BACKGROUND

I first became aware of how the human body adapts to cold when I was in high school. During the last three years of high school I was required to take gym class daily. One day during the first of those three years when it was cold with several inches of snow on the ground the instructor informed us we were going OUTSIDE to play a game of soccer! Everyone was dressed in the usual skimpy shorts and very thin T-Shirt so we thought this was a joke until he tossed the ball to one of us and headed toward the door. Of course we had no choice but to follow hoping all the while that he would turn around and tell us it was a joke but that never happened.

To make a long story short, those of us that were playing the game never noticed the cold! It was only those that were taking a less active roll that started to have difficulty with the cold and the more they stood around the colder they got until the instructor noticed them just standing there shivering and told them to go back inside.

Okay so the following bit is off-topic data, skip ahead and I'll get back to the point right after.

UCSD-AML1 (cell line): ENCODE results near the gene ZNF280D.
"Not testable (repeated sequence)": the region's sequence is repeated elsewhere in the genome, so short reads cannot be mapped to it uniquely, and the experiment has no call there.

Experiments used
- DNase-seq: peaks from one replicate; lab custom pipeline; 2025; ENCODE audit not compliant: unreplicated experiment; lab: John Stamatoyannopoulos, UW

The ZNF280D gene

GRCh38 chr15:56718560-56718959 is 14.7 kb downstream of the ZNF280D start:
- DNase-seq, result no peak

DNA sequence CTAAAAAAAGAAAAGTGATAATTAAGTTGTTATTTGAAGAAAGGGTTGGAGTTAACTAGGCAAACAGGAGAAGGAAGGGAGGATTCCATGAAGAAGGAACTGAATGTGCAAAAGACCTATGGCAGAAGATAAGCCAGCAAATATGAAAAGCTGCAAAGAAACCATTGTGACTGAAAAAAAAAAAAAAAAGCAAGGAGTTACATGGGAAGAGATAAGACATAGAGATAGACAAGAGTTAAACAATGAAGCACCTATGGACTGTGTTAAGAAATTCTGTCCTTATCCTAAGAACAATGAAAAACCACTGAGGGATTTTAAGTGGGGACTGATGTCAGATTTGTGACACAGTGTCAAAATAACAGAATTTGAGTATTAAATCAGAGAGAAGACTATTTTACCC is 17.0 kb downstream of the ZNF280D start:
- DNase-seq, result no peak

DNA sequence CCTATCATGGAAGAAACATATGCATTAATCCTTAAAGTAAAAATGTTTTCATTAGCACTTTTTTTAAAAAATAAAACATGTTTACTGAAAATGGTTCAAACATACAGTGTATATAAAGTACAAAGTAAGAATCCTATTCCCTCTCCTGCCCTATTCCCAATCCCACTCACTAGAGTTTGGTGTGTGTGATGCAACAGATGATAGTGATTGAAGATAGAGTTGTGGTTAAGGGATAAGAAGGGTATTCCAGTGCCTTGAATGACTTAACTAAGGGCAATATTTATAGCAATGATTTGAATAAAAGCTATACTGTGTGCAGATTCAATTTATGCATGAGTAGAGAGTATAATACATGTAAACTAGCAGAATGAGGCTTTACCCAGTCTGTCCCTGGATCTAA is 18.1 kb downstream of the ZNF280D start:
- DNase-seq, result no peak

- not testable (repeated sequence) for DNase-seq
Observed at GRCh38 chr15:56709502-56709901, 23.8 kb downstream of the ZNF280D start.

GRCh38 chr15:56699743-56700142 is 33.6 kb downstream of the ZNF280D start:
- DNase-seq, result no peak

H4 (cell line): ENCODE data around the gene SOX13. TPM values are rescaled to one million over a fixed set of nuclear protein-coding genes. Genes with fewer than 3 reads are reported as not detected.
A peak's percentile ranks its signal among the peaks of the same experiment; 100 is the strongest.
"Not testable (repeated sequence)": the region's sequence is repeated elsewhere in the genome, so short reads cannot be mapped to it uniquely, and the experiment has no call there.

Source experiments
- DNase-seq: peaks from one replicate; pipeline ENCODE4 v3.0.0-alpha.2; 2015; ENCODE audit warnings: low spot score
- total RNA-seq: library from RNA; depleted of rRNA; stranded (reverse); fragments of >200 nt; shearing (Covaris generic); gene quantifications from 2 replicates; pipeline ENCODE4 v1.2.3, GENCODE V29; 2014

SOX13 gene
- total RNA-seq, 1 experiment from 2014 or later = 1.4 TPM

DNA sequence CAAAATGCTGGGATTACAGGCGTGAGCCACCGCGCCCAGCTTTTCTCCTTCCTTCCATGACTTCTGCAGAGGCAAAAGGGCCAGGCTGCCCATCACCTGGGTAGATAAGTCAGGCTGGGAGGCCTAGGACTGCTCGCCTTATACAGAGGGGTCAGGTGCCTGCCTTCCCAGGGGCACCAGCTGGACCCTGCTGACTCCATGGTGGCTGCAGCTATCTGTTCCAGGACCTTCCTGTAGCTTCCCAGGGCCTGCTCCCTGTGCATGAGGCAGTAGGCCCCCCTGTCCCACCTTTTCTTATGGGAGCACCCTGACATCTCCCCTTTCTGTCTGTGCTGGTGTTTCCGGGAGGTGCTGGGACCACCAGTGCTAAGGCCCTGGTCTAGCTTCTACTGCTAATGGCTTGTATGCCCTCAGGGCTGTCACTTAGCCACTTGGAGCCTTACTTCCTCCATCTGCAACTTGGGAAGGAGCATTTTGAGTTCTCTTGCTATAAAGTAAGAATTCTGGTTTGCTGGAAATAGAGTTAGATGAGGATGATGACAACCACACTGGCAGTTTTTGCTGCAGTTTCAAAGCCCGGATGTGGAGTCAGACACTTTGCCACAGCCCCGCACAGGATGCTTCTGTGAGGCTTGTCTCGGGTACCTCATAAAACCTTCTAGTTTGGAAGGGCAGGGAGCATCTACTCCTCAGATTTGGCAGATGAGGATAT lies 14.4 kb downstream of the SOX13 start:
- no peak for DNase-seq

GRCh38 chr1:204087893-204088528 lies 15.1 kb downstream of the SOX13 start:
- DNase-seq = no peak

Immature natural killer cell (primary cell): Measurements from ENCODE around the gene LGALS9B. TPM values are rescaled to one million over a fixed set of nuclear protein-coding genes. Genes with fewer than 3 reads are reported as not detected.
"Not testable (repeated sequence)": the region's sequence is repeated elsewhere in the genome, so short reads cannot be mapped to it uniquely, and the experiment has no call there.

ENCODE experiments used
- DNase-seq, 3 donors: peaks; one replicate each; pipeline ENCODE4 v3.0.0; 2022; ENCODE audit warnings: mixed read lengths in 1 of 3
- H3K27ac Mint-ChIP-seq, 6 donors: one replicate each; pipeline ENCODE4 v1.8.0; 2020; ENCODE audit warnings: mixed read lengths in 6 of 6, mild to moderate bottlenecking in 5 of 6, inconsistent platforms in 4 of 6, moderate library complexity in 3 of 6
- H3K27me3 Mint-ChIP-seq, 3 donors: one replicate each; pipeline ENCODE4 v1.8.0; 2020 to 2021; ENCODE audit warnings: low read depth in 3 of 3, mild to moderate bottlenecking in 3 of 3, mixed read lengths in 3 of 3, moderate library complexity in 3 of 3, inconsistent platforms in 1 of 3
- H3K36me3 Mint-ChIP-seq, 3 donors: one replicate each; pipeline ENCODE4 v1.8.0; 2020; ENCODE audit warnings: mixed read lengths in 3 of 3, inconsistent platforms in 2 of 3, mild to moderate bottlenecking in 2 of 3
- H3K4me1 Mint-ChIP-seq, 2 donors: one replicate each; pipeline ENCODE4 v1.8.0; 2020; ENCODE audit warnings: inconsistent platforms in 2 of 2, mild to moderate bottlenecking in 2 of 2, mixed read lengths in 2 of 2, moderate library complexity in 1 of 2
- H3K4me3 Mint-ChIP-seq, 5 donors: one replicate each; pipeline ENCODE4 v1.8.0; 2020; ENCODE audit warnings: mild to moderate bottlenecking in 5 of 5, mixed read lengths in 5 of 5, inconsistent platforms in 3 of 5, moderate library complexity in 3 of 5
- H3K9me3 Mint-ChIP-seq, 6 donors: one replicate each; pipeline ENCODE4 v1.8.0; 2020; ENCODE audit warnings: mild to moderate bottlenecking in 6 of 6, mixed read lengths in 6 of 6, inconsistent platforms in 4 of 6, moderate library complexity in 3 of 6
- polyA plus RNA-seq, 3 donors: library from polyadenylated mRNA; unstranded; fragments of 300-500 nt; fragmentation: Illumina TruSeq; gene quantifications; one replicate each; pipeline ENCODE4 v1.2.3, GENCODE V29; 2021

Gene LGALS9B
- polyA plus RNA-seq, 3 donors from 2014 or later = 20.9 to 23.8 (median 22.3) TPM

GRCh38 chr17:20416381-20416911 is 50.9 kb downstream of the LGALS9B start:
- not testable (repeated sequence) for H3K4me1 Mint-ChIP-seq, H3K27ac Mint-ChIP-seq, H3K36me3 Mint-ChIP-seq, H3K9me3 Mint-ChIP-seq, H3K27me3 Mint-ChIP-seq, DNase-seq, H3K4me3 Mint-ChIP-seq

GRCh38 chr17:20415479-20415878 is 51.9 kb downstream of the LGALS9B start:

The lesson I learned here is that if you are active enough you don't need much to keep warm in cold weather. However, as activity level drops you will start to become cold and the colder you become the less active you will be so it's a vicious cycle. Let nature take it's course and you will doze off never to wake up again.

WHAT DID NOT WORK

I tried riding a motorcycle ONCE during the winter. I think I got about a 1/2 mile down the road before turning around and coming back home! Expecting to have some difficulty with the cold I bundled up to the point where I had some concerns about even being able to operate the bike. It didn't seem to matter. It started with the wind blast over my fingers which froze almost immediately. Then my hands got cold followed by my toes, feet, and arms. By the time I got back home it was all I could do to park the bike, make it up the steps and get back inside. That was the first and LAST time I ever rode a motorcycle in winter!

The second time I became interested in bicycle riding I had a reason. I wanted to be able to use the bike to haul groceries and run other errands. Thinking back to my horrible experience with trying to ride a motorcycle in the winter I had some doubts about attempting this. But then I remembered my experience in high school. There was a HUGE difference between sitting on a motorcycle and doing practically nothing physical and riding a bicycle, especially when hauling a load of groceries up a hill! I already knew that I was generating more than sufficient heat to keep me warm. If I could just find a way to trap that heat!